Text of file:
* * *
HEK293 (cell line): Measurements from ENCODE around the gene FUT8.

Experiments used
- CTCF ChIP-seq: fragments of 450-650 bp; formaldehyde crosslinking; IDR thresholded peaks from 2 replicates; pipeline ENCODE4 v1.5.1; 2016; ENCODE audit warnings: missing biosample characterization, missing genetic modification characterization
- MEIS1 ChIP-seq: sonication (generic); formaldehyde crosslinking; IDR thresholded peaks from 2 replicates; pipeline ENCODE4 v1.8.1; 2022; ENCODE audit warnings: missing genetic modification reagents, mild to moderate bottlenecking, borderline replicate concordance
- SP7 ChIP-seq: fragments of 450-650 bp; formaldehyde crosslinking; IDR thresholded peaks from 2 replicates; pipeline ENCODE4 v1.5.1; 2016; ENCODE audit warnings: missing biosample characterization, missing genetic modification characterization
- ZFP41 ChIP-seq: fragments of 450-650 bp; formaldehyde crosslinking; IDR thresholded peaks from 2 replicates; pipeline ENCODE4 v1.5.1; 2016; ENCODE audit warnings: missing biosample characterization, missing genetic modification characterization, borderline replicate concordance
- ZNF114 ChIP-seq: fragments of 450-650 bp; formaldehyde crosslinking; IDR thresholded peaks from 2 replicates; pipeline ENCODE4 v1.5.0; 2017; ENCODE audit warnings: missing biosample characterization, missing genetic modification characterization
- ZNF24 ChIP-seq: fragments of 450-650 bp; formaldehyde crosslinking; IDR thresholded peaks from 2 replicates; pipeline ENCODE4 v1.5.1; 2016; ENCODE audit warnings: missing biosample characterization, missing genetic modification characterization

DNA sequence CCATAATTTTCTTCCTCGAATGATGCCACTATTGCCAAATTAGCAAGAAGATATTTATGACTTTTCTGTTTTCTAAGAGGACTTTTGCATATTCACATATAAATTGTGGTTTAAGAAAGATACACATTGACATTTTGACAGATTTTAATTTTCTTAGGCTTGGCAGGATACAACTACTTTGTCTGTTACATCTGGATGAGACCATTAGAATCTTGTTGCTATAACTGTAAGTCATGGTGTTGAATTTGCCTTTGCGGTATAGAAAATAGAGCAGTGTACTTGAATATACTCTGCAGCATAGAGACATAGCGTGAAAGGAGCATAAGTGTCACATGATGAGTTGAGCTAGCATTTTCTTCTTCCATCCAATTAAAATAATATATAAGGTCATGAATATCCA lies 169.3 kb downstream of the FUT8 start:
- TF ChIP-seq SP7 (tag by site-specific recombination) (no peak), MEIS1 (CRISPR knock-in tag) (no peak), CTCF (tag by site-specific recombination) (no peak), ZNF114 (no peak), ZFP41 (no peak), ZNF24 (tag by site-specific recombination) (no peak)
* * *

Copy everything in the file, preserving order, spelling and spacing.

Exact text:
HEK293 (cell line): Measurements from ENCODE around the gene FUT8.

Experiments used
- CTCF ChIP-seq: fragments of 450-650 bp; formaldehyde crosslinking; IDR thresholded peaks from 2 replicates; pipeline ENCODE4 v1.5.1; 2016; ENCODE audit warnings: missing biosample characterization, missing genetic modification characterization
- MEIS1 ChIP-seq: sonication (generic); formaldehyde crosslinking; IDR thresholded peaks from 2 replicates; pipeline ENCODE4 v1.8.1; 2022; ENCODE audit warnings: missing genetic modification reagents, mild to moderate bottlenecking, borderline replicate concordance
- SP7 ChIP-seq: fragments of 450-650 bp; formaldehyde crosslinking; IDR thresholded peaks from 2 replicates; pipeline ENCODE4 v1.5.1; 2016; ENCODE audit warnings: missing biosample characterization, missing genetic modification characterization
- ZFP41 ChIP-seq: fragments of 450-650 bp; formaldehyde crosslinking; IDR thresholded peaks from 2 replicates; pipeline ENCODE4 v1.5.1; 2016; ENCODE audit warnings: missing biosample characterization, missing genetic modification characterization, borderline replicate concordance
- ZNF114 ChIP-seq: fragments of 450-650 bp; formaldehyde crosslinking; IDR thresholded peaks from 2 replicates; pipeline ENCODE4 v1.5.0; 2017; ENCODE audit warnings: missing biosample characterization, missing genetic modification characterization
- ZNF24 ChIP-seq: fragments of 450-650 bp; formaldehyde crosslinking; IDR thresholded peaks from 2 replicates; pipeline ENCODE4 v1.5.1; 2016; ENCODE audit warnings: missing biosample characterization, missing genetic modification characterization

DNA sequence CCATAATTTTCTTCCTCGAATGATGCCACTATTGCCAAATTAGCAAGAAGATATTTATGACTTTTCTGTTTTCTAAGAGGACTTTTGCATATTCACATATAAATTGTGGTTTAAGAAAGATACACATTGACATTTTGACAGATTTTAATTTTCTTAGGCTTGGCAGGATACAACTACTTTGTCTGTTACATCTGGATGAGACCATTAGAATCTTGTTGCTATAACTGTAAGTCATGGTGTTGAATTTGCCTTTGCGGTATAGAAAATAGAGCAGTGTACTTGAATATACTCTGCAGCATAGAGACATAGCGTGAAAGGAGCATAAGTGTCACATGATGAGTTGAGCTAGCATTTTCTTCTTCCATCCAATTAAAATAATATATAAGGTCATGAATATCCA lies 169.3 kb downstream of the FUT8 start:
- TF ChIP-seq SP7 (tag by site-specific recombination) (no peak), MEIS1 (CRISPR knock-in tag) (no peak), CTCF (tag by site-specific recombination) (no peak), ZNF114 (no peak), ZFP41 (no peak), ZNF24 (tag by site-specific recombination) (no peak)